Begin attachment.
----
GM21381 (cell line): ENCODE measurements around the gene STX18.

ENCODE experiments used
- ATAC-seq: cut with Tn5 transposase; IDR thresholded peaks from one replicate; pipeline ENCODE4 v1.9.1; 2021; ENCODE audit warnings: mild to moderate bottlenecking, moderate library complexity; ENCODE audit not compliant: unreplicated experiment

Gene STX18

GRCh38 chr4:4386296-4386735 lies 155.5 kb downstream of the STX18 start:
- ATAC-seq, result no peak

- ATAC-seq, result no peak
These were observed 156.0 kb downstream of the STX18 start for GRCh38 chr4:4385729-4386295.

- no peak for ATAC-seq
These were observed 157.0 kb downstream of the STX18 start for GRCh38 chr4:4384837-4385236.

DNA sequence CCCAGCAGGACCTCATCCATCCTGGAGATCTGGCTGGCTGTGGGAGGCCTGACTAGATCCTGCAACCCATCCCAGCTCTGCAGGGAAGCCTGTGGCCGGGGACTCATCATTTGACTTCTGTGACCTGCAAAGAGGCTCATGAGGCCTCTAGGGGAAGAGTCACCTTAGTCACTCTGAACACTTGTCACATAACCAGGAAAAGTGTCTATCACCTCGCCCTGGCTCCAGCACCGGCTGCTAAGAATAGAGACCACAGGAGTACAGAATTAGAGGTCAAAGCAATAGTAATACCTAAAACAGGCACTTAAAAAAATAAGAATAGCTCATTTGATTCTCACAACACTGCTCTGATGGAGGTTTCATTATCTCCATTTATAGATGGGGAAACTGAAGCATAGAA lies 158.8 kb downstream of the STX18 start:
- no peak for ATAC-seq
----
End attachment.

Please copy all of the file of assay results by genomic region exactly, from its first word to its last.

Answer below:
GM21381 (cell line): ENCODE measurements around the gene STX18.

ENCODE experiments used
- ATAC-seq: cut with Tn5 transposase; IDR thresholded peaks from one replicate; pipeline ENCODE4 v1.9.1; 2021; ENCODE audit warnings: mild to moderate bottlenecking, moderate library complexity; ENCODE audit not compliant: unreplicated experiment

Gene STX18

GRCh38 chr4:4386296-4386735 lies 155.5 kb downstream of the STX18 start:
- ATAC-seq, result no peak

- ATAC-seq, result no peak
These were observed 156.0 kb downstream of the STX18 start for GRCh38 chr4:4385729-4386295.

- no peak for ATAC-seq
These were observed 157.0 kb downstream of the STX18 start for GRCh38 chr4:4384837-4385236.

DNA sequence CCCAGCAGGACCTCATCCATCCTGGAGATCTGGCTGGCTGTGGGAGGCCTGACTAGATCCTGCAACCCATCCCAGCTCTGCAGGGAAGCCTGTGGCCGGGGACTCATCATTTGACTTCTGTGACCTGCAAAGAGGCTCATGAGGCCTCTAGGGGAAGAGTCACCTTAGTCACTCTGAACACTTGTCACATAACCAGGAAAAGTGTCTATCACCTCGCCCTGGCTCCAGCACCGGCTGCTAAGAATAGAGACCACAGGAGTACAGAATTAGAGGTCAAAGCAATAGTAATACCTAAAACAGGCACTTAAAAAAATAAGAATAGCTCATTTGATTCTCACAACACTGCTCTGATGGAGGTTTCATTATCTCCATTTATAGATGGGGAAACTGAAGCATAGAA lies 158.8 kb downstream of the STX18 start:
- no peak for ATAC-seq